The Super Bowl: A Life and Death Matter?
Professional football apparently is a matter of life and death.
Posted Feb 01, 2011
Super Bowl XLV will be played this weekend between Pittsburgh and Green Bay, and a study in Clinical Cardiology by Robert Kloner, Scott McDonald, Justin Leeka, and Kenneth Poole has just been published that should give fans in both of these cities some pause and even more reason to care about the game's outcome. Mortality rates in Los Angeles County increased after the 1980 Super Bowl loss of the LA Rams, especially among older individuals, but decreased after the 1984 Super Bowl win by the LA Raiders. Cardiovascular deaths were responsible for these results.
This study is more intriguing than definitive, because there is no way of knowing if the deceased individuals watched the games or cared enough about their outcomes to have a heart attack or stroke in their wake. Confounds like pollution, traffic, and whatever may have produced the results rather than the Super Bowl outcomes. Maybe the aftermath of the 1980 game left a more resilient population still standing, hence the 1984 results. But the study remains intriguing, if we can take the results at face value. Winning is good, and losing is bad, even if these outcomes are vicarious. Professional football apparently is a matter of life and death, not just metaphorically but literally.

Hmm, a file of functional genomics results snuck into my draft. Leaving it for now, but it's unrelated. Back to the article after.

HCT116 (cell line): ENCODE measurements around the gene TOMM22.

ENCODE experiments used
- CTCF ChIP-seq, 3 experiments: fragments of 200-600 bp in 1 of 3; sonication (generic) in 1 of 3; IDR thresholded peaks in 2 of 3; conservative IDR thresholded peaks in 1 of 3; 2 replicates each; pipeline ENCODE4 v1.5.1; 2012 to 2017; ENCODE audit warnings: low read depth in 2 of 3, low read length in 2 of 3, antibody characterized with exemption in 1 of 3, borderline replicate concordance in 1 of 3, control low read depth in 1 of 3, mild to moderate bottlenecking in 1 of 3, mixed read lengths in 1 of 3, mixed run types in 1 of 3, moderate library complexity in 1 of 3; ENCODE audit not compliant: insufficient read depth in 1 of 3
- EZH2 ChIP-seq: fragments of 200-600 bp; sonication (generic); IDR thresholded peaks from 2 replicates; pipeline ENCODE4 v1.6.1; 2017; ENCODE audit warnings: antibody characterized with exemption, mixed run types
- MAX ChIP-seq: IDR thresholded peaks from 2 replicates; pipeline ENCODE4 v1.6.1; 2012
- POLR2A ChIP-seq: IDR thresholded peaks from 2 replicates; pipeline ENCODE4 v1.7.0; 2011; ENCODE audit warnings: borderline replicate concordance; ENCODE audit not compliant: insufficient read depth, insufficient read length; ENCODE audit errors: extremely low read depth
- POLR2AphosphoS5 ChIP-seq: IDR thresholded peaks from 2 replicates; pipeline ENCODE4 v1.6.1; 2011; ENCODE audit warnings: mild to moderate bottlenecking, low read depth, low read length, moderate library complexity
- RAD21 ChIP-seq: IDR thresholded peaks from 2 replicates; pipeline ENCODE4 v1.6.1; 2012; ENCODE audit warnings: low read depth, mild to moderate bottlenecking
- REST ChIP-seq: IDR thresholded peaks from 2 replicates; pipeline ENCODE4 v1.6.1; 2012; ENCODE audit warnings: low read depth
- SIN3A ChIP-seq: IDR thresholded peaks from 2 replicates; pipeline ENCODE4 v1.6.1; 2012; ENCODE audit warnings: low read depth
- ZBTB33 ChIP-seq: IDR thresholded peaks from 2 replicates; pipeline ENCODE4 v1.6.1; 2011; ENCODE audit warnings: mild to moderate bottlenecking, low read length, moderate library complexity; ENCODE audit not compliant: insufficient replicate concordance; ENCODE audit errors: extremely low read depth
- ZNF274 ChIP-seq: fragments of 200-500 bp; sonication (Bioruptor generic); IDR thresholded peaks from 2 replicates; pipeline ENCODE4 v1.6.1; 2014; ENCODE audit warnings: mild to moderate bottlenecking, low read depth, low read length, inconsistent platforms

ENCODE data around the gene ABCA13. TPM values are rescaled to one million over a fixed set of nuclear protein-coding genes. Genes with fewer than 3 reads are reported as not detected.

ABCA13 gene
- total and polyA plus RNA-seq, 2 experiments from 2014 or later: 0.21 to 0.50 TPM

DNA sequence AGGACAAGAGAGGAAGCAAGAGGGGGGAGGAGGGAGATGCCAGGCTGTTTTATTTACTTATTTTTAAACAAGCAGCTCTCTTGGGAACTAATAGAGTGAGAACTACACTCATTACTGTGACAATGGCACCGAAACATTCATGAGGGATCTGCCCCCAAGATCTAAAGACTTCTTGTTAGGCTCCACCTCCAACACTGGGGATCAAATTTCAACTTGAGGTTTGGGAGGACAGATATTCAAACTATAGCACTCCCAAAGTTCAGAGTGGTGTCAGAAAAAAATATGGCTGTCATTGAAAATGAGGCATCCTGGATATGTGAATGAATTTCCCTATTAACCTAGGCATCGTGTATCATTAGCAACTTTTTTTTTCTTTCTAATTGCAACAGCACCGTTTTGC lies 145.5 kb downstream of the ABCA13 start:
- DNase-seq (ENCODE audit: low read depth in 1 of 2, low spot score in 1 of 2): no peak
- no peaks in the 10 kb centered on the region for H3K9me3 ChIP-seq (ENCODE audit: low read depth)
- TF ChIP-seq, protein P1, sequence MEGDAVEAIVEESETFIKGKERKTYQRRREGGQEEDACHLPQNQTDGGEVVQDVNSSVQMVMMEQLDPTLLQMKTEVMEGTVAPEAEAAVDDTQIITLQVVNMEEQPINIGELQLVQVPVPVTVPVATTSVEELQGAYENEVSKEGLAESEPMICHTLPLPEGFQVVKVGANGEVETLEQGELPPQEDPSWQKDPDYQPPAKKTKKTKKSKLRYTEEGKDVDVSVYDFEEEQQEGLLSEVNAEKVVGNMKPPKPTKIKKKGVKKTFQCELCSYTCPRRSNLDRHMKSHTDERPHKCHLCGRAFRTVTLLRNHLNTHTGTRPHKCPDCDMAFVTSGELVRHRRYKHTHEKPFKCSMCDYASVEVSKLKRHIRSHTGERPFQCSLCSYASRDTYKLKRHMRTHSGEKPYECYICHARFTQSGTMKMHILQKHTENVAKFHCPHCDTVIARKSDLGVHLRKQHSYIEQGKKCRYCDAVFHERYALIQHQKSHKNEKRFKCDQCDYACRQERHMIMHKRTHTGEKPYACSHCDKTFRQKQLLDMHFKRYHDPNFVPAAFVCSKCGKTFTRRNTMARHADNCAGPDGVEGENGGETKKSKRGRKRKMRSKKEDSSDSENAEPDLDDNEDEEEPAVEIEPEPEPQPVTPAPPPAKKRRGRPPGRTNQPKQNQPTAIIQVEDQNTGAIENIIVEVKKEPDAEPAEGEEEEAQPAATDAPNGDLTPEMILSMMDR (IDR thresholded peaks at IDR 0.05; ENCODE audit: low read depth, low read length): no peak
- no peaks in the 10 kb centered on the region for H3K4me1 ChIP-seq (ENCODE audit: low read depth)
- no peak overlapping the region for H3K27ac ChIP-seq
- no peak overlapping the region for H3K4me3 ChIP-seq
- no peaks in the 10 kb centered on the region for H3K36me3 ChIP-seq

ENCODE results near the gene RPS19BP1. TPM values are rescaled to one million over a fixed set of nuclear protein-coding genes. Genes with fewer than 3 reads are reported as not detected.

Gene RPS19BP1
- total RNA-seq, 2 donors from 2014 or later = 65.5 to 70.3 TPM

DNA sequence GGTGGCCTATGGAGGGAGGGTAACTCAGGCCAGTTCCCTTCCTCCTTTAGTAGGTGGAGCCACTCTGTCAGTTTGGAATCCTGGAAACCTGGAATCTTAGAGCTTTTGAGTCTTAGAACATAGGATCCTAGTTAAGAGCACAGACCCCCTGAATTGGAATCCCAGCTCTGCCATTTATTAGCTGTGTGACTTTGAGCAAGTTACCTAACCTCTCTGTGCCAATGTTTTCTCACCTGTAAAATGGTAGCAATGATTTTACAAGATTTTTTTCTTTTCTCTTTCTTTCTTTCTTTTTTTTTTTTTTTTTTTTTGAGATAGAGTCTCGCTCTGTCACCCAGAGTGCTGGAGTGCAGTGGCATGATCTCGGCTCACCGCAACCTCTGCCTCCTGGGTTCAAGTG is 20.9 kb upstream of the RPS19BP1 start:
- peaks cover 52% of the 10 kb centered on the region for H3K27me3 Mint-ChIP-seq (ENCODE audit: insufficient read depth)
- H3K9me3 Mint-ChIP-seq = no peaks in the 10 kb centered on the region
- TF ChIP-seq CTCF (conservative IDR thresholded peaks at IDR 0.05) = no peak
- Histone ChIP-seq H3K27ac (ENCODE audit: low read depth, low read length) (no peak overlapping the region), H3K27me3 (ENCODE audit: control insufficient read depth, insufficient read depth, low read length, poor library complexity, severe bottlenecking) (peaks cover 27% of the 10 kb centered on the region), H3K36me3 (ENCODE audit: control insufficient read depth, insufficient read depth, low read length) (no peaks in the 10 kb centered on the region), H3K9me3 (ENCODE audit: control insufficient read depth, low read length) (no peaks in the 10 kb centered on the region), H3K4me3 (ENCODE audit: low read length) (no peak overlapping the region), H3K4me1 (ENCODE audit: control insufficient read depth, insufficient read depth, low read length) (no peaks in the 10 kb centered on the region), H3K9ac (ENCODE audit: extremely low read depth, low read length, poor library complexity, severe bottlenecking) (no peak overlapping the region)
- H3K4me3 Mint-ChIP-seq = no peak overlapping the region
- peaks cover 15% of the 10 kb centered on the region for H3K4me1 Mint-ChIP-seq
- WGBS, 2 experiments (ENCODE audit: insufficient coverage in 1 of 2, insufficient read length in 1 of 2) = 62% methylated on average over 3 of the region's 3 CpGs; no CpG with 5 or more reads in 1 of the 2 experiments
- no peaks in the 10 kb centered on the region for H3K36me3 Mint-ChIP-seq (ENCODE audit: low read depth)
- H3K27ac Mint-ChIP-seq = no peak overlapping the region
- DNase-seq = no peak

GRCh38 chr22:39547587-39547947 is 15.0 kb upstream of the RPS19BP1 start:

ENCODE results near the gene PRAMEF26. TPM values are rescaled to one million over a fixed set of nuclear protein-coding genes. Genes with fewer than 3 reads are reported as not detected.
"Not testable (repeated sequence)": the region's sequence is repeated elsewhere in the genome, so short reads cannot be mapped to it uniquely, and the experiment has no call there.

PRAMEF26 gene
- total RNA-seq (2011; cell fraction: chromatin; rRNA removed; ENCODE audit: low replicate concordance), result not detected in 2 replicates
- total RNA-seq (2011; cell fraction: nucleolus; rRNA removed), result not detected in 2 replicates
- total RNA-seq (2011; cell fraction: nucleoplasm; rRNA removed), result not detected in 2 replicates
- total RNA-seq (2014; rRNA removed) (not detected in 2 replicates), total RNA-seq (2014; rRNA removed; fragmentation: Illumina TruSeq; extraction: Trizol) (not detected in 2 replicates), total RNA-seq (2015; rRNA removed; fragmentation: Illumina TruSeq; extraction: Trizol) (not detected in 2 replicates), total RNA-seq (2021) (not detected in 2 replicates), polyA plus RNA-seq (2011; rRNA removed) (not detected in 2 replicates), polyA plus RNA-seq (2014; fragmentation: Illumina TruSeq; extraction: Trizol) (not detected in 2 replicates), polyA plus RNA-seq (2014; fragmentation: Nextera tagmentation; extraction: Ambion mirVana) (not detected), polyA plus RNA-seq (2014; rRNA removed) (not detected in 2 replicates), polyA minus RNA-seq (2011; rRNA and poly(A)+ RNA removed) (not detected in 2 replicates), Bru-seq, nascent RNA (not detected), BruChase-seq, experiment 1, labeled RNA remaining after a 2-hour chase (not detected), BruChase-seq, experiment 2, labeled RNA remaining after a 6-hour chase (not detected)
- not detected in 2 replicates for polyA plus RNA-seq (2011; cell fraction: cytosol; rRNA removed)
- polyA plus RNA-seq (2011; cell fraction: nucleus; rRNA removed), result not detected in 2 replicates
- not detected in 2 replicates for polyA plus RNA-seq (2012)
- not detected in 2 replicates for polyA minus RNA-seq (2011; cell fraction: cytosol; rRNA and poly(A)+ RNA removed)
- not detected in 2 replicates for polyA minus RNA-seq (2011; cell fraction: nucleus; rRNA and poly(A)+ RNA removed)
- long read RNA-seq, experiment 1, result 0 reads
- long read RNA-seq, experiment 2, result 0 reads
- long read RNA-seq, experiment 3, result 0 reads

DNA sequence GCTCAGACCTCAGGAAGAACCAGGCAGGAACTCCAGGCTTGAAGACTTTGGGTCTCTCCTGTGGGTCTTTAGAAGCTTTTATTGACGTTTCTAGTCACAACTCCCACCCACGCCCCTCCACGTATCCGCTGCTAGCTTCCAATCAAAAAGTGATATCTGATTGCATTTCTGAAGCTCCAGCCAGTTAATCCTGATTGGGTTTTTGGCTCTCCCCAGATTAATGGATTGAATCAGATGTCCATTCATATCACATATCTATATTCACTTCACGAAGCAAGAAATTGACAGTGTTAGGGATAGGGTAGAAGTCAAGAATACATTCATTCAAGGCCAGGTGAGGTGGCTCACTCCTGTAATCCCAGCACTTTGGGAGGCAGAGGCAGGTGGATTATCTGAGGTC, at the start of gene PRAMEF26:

It would be interesting if someone carried out analogous studies in other cities to see if the outcomes of sports events had similar effects on the physical well-being of their populations. Ditto for other important events in a city: political, economic, or cultural.
Anyway, I am reminded of a conversation I had with my father after the Super Bowl victory of the 1985 Chicago Bears.
My father, a Bears fan like me but also a cynic, advised me, "Enjoy it, son. This is a once-in-a-lifetime experience."
To which I responded, "You mean in your lifetime."
"No, Chris," he said. "I mean in your lifetime."
Alas, Dad was right, at least to date. But we both survived the loss of the Bears in Super Bowl XLI. Maybe the wonderful season of the 1985 Bears immunized us.
Enjoy the game, dear readers.